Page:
These new vessels will be used for the Barrier One function process and 16 old vessels will act as Barrier Two.

Designed by WLC, in collaboration with manufacturer, The Composting Company, the new vessels are basic concrete structures with steel-framed fabric-covered roofs.

To construct them, half-tonne reinforced concrete blocks are cast on site by contractor ARD Construction and put together to form vessels measuring 7.5m wide by 14m in length and 3.1m in height.Once the concrete shell of the vessel is complete, its roof is assembled. The roof consists of 14 stainless steel cages measuring 2m by 4m that are bolted together during construction with a 10mm polycarbonate sheet pulled over the top.

Clearance with the roof closed is only 4m but this rises to 5.2m with the roof allowing free access for the trucks. "The roofs need to be jacked up to allow the dumper trucks in," says Composting Company managing director Chris Field.

The vessels are 4m high with the roof closed but are 5.2m high when the roof is open.

All along the underside of the roof is a rubber seal that locks out air once the roof is fully closed and the doors are shut.

"By sealing the roof you are not only controlling odour but also controlling the aeration process," says Field.

A control panel at the front door of each bay operates the entire opening and closing process for the roofs. These doors are steel frames clad on the inside with stainless steel. This use of stainless steel, also employed on the roof cages, is necessary due to the high levels of acidity present in the compost, which makes it a very corrosive environment.

Air is pumped into the vessels through aeration pipes, which are laid before the concrete floor is cast. Sealing the vessels and pumping air in allows WLC a greater degree of certainty and control over the composting process.

WLC is now applying for the British Standards Publicly Available Specification 100 (PAS 100) for its compost, which it currently sells to farmers, landscape gardeners and garden centres.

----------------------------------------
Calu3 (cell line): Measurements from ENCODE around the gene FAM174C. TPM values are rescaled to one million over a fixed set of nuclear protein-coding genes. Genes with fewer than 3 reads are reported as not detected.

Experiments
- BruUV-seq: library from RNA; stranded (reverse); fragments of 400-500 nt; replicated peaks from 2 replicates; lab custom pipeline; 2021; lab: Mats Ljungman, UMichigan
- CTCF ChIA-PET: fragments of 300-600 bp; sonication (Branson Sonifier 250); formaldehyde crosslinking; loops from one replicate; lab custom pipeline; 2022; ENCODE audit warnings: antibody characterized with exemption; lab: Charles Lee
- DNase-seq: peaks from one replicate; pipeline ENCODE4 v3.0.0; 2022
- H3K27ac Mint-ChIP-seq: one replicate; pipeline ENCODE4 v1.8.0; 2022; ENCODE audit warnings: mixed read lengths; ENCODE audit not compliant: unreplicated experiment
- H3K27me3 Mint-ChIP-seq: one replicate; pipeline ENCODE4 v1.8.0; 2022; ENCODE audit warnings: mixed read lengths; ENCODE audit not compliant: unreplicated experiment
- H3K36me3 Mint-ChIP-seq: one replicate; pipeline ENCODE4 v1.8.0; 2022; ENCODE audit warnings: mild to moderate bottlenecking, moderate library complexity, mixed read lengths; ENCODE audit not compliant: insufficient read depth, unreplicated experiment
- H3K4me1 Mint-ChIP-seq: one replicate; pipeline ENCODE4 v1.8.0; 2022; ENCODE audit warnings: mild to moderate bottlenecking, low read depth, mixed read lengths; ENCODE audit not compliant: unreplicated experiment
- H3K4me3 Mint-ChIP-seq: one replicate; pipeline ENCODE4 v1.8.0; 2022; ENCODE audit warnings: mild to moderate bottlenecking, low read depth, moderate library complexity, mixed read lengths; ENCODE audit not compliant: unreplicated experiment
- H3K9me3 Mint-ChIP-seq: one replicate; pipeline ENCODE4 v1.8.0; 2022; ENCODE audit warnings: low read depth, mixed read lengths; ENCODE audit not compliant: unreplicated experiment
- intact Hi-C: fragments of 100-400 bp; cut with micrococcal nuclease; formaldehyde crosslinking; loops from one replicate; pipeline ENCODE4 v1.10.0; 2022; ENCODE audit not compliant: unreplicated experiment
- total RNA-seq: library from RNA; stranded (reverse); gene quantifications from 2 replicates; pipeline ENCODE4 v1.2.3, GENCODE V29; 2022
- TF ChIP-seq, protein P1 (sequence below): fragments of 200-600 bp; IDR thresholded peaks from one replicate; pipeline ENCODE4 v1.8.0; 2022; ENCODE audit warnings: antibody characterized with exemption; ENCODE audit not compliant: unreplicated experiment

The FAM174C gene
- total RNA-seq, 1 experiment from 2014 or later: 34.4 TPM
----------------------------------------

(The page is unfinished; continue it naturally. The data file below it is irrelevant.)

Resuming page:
If it achieves this quality benchmark, Grundon is hopeful that sales of his compost will rocket, as the PAS 100 mark means that the compost is certified by the Composting Association as quality assured, traceable, safe and reliable.

WHAT IS IN VESSEL COMPOSTING?

Composting is a biological process in which micro-organisms convert biodegradable organic matter into a stabilised residue known as compost.

The process uses oxygen from the air and produces carbon dioxide and water vapour as by-products.

The term "in-vessel composting" is used to cover a wide range of composting systems. These systems feature the enclosed composting of waste, therefore allowing a higher degree of process control than is possible with windrow composting.

Composting in this way complies with the 2003 EU Animal By-Products Regulations (ABPR), the only method accepted by the Department for Environment, Food and Regulatory Reform for processing kerbside-collected kitchen waste.

Under ABPR regulations, material must be left in the vessel for a minimum of seven days. And during this time, it has to reach a temperature of 60ˇC for two consecutive days. This ensures the destructionof bugs such as salmonella.